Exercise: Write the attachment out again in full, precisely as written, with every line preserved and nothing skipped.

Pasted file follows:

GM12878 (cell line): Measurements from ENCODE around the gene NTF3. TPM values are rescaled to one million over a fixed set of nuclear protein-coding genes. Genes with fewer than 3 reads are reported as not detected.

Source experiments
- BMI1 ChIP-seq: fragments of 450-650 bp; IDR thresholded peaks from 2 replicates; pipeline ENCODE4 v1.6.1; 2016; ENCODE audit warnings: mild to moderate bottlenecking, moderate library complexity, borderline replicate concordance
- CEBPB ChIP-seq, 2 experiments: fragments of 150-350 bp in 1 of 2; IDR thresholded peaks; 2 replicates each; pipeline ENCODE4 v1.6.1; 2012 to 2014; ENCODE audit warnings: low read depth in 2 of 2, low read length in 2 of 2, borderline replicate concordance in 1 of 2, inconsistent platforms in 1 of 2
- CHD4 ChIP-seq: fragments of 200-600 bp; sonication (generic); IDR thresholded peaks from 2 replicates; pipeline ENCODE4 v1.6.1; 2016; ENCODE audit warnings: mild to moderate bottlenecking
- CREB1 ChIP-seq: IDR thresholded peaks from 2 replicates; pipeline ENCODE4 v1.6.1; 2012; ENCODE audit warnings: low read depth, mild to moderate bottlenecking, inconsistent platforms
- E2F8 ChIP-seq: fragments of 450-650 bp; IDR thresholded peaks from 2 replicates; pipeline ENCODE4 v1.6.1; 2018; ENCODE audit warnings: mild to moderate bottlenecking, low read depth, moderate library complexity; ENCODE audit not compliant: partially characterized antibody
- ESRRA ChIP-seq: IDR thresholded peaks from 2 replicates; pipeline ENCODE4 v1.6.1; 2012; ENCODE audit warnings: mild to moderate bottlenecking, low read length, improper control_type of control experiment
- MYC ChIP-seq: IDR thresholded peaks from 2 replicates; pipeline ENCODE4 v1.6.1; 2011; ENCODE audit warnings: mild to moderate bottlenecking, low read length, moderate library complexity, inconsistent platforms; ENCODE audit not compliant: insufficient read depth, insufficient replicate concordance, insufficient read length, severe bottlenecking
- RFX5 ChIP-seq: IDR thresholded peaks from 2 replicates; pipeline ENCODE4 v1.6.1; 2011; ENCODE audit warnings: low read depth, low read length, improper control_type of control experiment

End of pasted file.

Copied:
GM12878 (cell line): Measurements from ENCODE around the gene NTF3. TPM values are rescaled to one million over a fixed set of nuclear protein-coding genes. Genes with fewer than 3 reads are reported as not detected.

Source experiments
- BMI1 ChIP-seq: fragments of 450-650 bp; IDR thresholded peaks from 2 replicates; pipeline ENCODE4 v1.6.1; 2016; ENCODE audit warnings: mild to moderate bottlenecking, moderate library complexity, borderline replicate concordance
- CEBPB ChIP-seq, 2 experiments: fragments of 150-350 bp in 1 of 2; IDR thresholded peaks; 2 replicates each; pipeline ENCODE4 v1.6.1; 2012 to 2014; ENCODE audit warnings: low read depth in 2 of 2, low read length in 2 of 2, borderline replicate concordance in 1 of 2, inconsistent platforms in 1 of 2
- CHD4 ChIP-seq: fragments of 200-600 bp; sonication (generic); IDR thresholded peaks from 2 replicates; pipeline ENCODE4 v1.6.1; 2016; ENCODE audit warnings: mild to moderate bottlenecking
- CREB1 ChIP-seq: IDR thresholded peaks from 2 replicates; pipeline ENCODE4 v1.6.1; 2012; ENCODE audit warnings: low read depth, mild to moderate bottlenecking, inconsistent platforms
- E2F8 ChIP-seq: fragments of 450-650 bp; IDR thresholded peaks from 2 replicates; pipeline ENCODE4 v1.6.1; 2018; ENCODE audit warnings: mild to moderate bottlenecking, low read depth, moderate library complexity; ENCODE audit not compliant: partially characterized antibody
- ESRRA ChIP-seq: IDR thresholded peaks from 2 replicates; pipeline ENCODE4 v1.6.1; 2012; ENCODE audit warnings: mild to moderate bottlenecking, low read length, improper control_type of control experiment
- MYC ChIP-seq: IDR thresholded peaks from 2 replicates; pipeline ENCODE4 v1.6.1; 2011; ENCODE audit warnings: mild to moderate bottlenecking, low read length, moderate library complexity, inconsistent platforms; ENCODE audit not compliant: insufficient read depth, insufficient replicate concordance, insufficient read length, severe bottlenecking
- RFX5 ChIP-seq: IDR thresholded peaks from 2 replicates; pipeline ENCODE4 v1.6.1; 2011; ENCODE audit warnings: low read depth, low read length, improper control_type of control experiment